Making an Impression
This week we're lucky to have guest blogger Elizabeth Lunday, author of Secret Lives of Great Artists: What Your Teachers Never Told You about Master Painters and Sculptors, spilling the dirt on the artists you thought you knew. We'll let her take it from here:
BY ELIZABETH LUNDAY. The Impressionists were a brilliant group of amazing artists who transformed the entire idea of art. They were also a wacky collection of individuals. Here are a few examples:
As a young man, Claude Monet was devastatingly handsome and women often found him irresistible. He particularly wowed all the female models, but he had some unusual standards. "Sorry," the artist told them, "I only sleep with duchesses or maids. Preferably duchesses' maids. Anything in between turns me right off."
On wit and selfishness.
The American artist James Whistler lived most of his adult life in England, where he became good friends with the writer and wit Oscar Wilde. The two received great attention from the press, with magazines like Punch breathlessly repeating every quip. Not that the magazines always got it right—once when Punch described the two having a conversation about actresses, Wilde immediately shot off a telegram to Whistler that read, "Punch too ridiculous. When you and I are together we never talk about anything except ourselves." Whistler shot back, "No, no, Oscar, you forget. When you and I are together, we never talk about anything except me."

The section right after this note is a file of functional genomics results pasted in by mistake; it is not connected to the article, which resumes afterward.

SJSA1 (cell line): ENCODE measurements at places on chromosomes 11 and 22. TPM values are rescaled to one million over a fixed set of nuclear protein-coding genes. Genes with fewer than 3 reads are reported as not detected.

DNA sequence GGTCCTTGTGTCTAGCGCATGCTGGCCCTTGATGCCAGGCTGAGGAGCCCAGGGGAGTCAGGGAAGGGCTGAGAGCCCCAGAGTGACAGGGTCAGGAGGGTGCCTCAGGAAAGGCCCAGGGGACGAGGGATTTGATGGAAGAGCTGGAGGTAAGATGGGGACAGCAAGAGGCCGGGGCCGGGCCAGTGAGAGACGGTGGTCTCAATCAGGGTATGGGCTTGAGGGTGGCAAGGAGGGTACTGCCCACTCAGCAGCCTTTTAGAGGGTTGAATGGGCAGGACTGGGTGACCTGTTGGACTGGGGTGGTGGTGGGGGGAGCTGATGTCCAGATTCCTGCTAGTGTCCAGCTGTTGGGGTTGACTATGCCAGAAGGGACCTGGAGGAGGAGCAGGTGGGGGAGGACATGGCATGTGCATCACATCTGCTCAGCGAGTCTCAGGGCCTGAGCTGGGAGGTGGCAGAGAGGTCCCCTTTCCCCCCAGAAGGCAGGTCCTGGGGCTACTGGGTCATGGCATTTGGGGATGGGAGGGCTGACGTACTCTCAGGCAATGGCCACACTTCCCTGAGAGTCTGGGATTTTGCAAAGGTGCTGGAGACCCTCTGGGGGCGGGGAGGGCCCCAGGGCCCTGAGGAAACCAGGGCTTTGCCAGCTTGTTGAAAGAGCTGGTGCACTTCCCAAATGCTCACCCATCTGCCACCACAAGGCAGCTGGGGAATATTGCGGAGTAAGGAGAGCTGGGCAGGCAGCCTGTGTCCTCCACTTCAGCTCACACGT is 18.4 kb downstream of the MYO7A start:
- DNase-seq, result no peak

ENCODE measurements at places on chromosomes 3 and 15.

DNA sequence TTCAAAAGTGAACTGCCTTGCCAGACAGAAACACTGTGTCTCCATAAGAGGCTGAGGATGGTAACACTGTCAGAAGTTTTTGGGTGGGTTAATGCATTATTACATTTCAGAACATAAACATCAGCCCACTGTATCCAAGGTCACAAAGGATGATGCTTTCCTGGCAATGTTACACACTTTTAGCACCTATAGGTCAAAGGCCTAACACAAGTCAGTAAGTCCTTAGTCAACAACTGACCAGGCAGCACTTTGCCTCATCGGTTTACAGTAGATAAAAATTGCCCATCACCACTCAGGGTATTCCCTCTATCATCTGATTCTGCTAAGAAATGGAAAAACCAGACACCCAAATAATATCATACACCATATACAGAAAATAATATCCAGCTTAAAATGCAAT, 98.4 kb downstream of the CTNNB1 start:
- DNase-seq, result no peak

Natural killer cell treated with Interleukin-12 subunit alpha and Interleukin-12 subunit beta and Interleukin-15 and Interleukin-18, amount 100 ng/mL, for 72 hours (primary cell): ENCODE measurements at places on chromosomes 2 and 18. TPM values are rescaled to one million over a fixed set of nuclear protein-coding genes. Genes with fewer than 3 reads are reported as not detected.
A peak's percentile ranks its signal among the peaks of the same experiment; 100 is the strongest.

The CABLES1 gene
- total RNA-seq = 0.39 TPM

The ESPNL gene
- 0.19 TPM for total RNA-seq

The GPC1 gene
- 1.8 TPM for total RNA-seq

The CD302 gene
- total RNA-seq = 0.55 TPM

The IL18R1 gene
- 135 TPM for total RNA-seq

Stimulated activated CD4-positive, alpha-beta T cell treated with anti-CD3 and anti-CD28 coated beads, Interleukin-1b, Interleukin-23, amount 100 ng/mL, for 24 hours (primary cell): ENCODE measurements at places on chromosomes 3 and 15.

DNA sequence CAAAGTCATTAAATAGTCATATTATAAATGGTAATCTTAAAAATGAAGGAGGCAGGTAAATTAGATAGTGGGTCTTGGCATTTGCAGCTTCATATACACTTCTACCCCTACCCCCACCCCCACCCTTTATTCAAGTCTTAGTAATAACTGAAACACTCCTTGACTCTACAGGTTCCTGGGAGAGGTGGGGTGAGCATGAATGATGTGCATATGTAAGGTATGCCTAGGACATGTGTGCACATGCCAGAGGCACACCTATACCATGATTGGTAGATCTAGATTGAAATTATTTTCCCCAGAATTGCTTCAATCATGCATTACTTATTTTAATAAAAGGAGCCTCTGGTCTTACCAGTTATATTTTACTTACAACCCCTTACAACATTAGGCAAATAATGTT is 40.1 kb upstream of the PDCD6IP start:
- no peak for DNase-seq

Eduoard Manet married his long-time mistress in 1863, but that never stopped him from ogling beautiful women. One day he followed a pretty young lady down a Paris street, unaware that his wife was sitting at nearby cafÃ© watching him. Upon spotting his wife, he joined her and said, with great presence of mind, "I thought she was you."
Not that there's anything wrong with that.
Edgar Degas never married—in fact, he seems to have had no extended relationships with any women. Curious friends liked to conjecture about his sex life (or lack therof), and it's been conjectured he was misogynistic, homosexual, and/or impotent. Degas had a simple explanation: "What would I want a wife for? Imagine having someone around who at the end of grueling day at the studio said, "˜That's a nice painting, dear.'"
Come back tomorrow for more great artist stories. And be sure to check out Elizabeth's wonderful new book Secret Lives of Great Artists: What Your Teachers Never Told You about Master Painters and Sculptors.